Dempsey and NAAU winner Miller
Anderson on the roster. Michigan will,
as usual,'enter Alex Canja and Lou
Haughey, who have- been looking very
good in, practice this week and who
should cause trouble.
>100-yard. freestyle: The same may
be Said. about this event as was stated
about the "50-yard sprint. Captain
Patten .Lnd Lou Kivi will probably
do the swimming against the same
Buckeyes but ,should have little trou-
ble in coming out on top.
Holiday Rated above Follansbee
. 150-yard r backstroke: Harry Holi-
day will be an -overwhelming favorite
to best Big Ten champ Mark Follans-
bee. The' Buckeye captain was ill for
the first meet but., his times since
have not"- approached the record-
smashing efforts of the Wolverine,
notably the 1:30.9 clocking accom-
plished in the Iowa meet.
200-yard breaststroke: Again the
Ohio flash, Jim Counsilman, who set
new world records for 50-yard and 50
meters last week will meet two-time
NCAA champ Jim Skinner and sopho-
more Pat Hayes. Counsilman won last
time but that doesn't cinch the race
tomorrow for him. The other Buckeye
will be Emil Mamiliga.
Naka na Favored in 440
440-yard freestyle: Keo Nakama
will again be the favorite here but
Walt Stewart of Michigan has shown
that he is a good 'money' swimmer:
that is, he turns in his best perfor-
mances when the chips are down.
Buckeye Jack Ryan will also be in
the scene of the fight for the top posi-
Freestyle relay: Here again, be-
cause of the shortage of Ohio sprint-
ers, the Mattmen will be much favored
over Mike Peppe's charges. The Buck-
eyes finished 15 yards behind the
flying Michigan quartet in the first
engagement and they don't appear
to have improved enough since then
to bring a victory.
The total of all this pre-game prog-
nostication seems to indicate a vic-,
tory for Michigan.

Dance, Athens
Sparkplugs in
Defense Tilt.
135-Pound Wingiian
Scores; Bob Stenberg,
Ryan Exchange Blows
Sparked by the sensational playing
of Bill Dance and Johnny Athens, the
Wolverine sextet earned a moral vic-
tory last night, by tying the Minne-
sota Gophers 1-1 in a thrilling over-
time contest.
The scoring was limited to the sec-
ond period, when both teams con-
nected for the only goals of the eve-
ning. On a pass from Bill Dance,
Johnny Athens pushed the puck past
the Viking netminder, Mac Thayer,
to put the Wolverines in front.
But just a minute later Dick
Kelly received the puck from team-
mate Bob Graiziger, who was behind
the Mighigan nets, to knot the count.
Fight in Third Period
Spirits ran high throughout the
game, and things came to a climax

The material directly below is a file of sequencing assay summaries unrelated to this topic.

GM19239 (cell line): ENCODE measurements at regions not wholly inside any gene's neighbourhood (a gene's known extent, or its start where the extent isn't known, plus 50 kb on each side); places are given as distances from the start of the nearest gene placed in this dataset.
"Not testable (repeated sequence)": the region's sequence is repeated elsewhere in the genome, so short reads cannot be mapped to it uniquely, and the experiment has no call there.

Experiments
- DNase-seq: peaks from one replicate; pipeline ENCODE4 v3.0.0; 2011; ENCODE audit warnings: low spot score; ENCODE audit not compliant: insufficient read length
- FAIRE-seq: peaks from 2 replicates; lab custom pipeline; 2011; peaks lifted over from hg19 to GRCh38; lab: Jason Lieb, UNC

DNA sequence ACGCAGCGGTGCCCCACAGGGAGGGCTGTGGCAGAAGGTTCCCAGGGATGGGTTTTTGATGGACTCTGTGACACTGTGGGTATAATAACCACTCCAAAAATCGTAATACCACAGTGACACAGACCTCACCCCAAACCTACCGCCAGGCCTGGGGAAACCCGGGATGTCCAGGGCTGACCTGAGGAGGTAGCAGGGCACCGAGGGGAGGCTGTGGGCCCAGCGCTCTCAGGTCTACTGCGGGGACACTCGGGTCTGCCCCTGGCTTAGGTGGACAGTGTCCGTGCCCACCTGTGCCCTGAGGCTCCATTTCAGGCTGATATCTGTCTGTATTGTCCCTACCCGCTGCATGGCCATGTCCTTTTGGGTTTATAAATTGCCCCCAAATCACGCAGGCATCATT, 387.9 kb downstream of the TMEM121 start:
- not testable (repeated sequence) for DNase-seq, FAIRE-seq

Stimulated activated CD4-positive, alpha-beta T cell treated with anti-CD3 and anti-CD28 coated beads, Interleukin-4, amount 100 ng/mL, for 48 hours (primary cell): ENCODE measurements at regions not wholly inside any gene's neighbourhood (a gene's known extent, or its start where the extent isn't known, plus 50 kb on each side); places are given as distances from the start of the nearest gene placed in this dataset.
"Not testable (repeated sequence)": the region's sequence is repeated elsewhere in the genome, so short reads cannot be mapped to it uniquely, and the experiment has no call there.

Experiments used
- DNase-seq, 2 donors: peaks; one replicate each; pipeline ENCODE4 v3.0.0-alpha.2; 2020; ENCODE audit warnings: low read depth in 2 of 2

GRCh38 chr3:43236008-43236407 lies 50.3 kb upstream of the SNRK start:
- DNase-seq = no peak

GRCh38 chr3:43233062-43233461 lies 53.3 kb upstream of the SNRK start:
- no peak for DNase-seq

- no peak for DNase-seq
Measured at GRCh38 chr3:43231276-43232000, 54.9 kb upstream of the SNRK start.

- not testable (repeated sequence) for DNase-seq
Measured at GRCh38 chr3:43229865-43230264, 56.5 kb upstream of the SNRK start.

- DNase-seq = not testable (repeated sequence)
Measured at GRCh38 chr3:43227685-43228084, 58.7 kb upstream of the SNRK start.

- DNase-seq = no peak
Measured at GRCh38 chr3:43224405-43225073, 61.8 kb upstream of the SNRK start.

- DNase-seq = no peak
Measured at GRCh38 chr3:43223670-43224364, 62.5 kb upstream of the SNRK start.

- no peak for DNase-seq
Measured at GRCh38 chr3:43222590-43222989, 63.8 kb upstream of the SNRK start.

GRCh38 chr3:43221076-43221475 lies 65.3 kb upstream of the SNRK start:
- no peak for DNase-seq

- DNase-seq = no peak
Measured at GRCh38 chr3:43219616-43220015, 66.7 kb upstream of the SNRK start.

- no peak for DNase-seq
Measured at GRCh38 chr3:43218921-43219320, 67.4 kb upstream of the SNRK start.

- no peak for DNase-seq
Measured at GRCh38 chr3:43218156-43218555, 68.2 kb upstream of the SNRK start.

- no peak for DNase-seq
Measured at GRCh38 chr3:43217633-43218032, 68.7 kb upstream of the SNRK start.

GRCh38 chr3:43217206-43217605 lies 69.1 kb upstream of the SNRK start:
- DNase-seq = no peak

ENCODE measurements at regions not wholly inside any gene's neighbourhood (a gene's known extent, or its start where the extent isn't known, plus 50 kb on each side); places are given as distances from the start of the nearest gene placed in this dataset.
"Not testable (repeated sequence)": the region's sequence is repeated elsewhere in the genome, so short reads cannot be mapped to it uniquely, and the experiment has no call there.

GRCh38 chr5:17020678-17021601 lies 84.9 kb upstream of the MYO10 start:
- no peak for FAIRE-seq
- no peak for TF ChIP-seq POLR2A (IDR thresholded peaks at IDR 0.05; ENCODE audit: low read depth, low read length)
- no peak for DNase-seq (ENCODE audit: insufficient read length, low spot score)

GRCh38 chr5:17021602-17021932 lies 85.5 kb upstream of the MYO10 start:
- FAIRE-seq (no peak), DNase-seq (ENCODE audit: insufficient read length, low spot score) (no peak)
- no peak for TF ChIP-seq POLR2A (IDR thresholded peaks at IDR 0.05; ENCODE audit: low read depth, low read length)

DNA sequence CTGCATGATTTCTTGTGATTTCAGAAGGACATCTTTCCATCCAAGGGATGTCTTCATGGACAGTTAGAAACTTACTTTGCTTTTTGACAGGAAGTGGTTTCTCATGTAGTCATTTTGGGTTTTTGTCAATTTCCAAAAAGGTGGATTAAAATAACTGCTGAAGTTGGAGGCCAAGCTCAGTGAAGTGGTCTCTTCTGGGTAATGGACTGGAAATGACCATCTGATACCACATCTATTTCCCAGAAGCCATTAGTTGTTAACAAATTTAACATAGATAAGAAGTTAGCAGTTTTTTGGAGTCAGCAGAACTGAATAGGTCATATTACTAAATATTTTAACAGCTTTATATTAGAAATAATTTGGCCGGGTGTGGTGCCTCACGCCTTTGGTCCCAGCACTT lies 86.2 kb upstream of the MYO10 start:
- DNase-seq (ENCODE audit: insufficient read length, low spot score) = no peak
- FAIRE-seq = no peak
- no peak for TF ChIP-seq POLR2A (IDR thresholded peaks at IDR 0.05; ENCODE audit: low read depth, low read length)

when Bob Stenberg and Pat Ryan
started to mix it up just inside the
blue line. Only the quick thinking of
Roy Bradley and Bill Dance, kept the
fisticuffs from turning into a riot on
ice. Both fighters were sent off to the
penalty box for five minutes.
Although the Wolverines shot at
the Minnesota nets but thirteen times
during the evening, to thirty-four for
the visitors, the home team was deep
down in Gopher ice almost half the
time, only to have the puck taken
away from them by the alert defense
work of Don Nolander and Graiziger,
the latter playing both on the front
line and on defense.
Much of the credit for the fine
showing of the Wolverine pucksters
must go to the much improved wings
who flanked Johnny Athens 9n the
second line. Both Bob Mulligan and
Dave Pontius were not the same play-
ers they were just last Saturday nights
The Michigan defense, playing sev-
enty minutes of sparkling defensive
and offensive hockey, was siperb.
Many times, by clever "poke-chek
ing" Stenberg and Bob Derleth, stole
the puck from the onrushing vik-
ing linesman.
Athens Stars for Varsity
Diminutive Johnny Athens, five
feet two inches high, one thirty-five
pounds, was one of the two offensive
stars for the Maize and Blue. He
showed no signs of slowing up as he
skated into the body checks of
the 200 pound Minnesota defense-
men or as he'threw his small framie
into an oncoming -Norseman. In the
third period he played eleven straight
minutes without relief.
The other Michigan ace was Bill
Dance. The first line's center was
able to penetrate deep into Viking ice
many times during the evening, only
to have the puck taken away from
him, just seconds before he could let
the puck fly towards the nets.
The two teams will meet again Sat-
urday night at eight in the Coliseum.

Cagers Need
Tight' to Beat
O.S.U. Squad
Sheer fight it was that gave Mich-
igan's basketball crew their Tuesday-
night victory over Purdue's visiting
Boilermakers and fight meted out in